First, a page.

The 50 Pence Coin Worth £120
THE 50 PENCE COIN WORTH £120 – We often dismiss the change in our pockets but right now you might just want to be careful of the 50 pence coins you hand over when buying bits and bobs at your local store.
A particular 50 pence coin minted to celebrate the 250th anniversary of the Royal Botanic Gardens (Kew Gardens) now has a value some 200 times its face value; yes that’s correct, the 50 pence coin in your pocket might be one of the Royal Botanic anniversary coins which are now selling for up to £120 each.
The Kew Gardens 50p coin was originally minted in 2009 with some 210,000 being produced and now collectors are willing to pay significant sums in order to add them to their collection.
So why check your pockets? According to Royal Mint they estimate that approximately one in every three thousand people is likely to be carrying around one of the coins. Royal Mint went on to state that now collectors are acquiring these in greater numbers the coins will therefore become rare in general circulation and may even increase in value.
Currently there are a number of these 50 pence coins for sale on eBay with sellers asking for £120; there are some eBay sellers who indeed have a lot of interest in the coin which is resulting in a high volume of bidders that may well increase the price substantially.
The Kew Gardens 50 pence coin is rather unusual in terms of the numbers that were minted; at just 210,000 this makes them rare. If you compared other commemorative coins, such as the World Wildlife Fund (WWF) which consisted of 3.4 million coins, this puts the Kew Gardens into perspective of their rarity.
If you would like more information on 50 pence coins and their mintage check out the Royal Mint website; even from the perspective of a non-collector it is rather interesting to see the designs minted over the years.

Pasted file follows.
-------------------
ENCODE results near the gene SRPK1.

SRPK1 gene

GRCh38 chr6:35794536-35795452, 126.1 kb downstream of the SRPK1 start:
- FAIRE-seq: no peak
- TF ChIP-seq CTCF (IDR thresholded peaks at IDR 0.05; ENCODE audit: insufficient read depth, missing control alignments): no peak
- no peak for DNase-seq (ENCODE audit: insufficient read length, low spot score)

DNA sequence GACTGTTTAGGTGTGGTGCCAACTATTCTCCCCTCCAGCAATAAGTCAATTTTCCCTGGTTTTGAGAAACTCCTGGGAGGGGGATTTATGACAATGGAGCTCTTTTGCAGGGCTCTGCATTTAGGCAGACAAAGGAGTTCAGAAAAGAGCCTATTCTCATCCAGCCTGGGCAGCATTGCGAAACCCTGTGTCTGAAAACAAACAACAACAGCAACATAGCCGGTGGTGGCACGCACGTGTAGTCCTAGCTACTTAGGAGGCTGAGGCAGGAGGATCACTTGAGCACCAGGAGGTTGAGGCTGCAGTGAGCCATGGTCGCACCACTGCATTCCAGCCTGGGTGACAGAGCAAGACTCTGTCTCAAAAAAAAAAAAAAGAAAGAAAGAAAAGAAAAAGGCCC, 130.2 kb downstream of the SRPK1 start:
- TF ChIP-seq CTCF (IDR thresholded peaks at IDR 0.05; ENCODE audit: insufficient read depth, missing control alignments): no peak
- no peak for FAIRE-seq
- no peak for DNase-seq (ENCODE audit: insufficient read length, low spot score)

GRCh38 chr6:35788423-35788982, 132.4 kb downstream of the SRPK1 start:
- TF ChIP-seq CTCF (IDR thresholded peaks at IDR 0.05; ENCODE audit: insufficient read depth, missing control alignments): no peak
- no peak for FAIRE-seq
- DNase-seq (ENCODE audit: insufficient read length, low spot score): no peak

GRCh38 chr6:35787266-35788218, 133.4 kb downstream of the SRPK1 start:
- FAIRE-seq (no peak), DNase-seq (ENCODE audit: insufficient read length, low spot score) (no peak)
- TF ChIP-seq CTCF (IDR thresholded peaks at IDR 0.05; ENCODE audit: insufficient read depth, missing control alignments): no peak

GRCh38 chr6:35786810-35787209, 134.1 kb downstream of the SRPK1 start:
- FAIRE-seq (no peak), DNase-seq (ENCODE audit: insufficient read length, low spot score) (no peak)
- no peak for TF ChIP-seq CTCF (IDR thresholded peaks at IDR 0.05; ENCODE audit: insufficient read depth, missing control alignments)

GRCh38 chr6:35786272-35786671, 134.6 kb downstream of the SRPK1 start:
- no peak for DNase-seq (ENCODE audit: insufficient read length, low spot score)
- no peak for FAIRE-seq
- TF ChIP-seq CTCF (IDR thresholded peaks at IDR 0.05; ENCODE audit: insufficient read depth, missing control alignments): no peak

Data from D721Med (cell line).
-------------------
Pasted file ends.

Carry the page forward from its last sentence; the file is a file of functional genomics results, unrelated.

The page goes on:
So what does the Kew Gardens coin look like? The image below gives a perfect example and the Royal Mint describes the design as a coin depicting a pagoda encircled by a vine and accompanied by the dates 1759 and 2009 with the work ‘Kew’ at the base of the pagoda; the coin was designed by Christopher Le Brun.
You might be wondering why such a coin and indeed others are so valuable. Apart from the obvious, that being the restricted numbers available, you should also consider that each is almost a miniature work of art and therefore admired by collectors worldwide.
Check your pocket, drawers and whilst you’re at it down the back of the sofa for you could be sitting on a tidy sum of money.
Update: February 22, 2014 – Since writing this article yesterday reports have emerged that the average price people are now paying to get their hands on one of these rare Kew Garden 50 pence coins has jumped from £120 to £180 and some collectors have reported to have paid a staggering £500.
Again if you have one of these coins it might be worth you holding on to it as their value is expected to climb.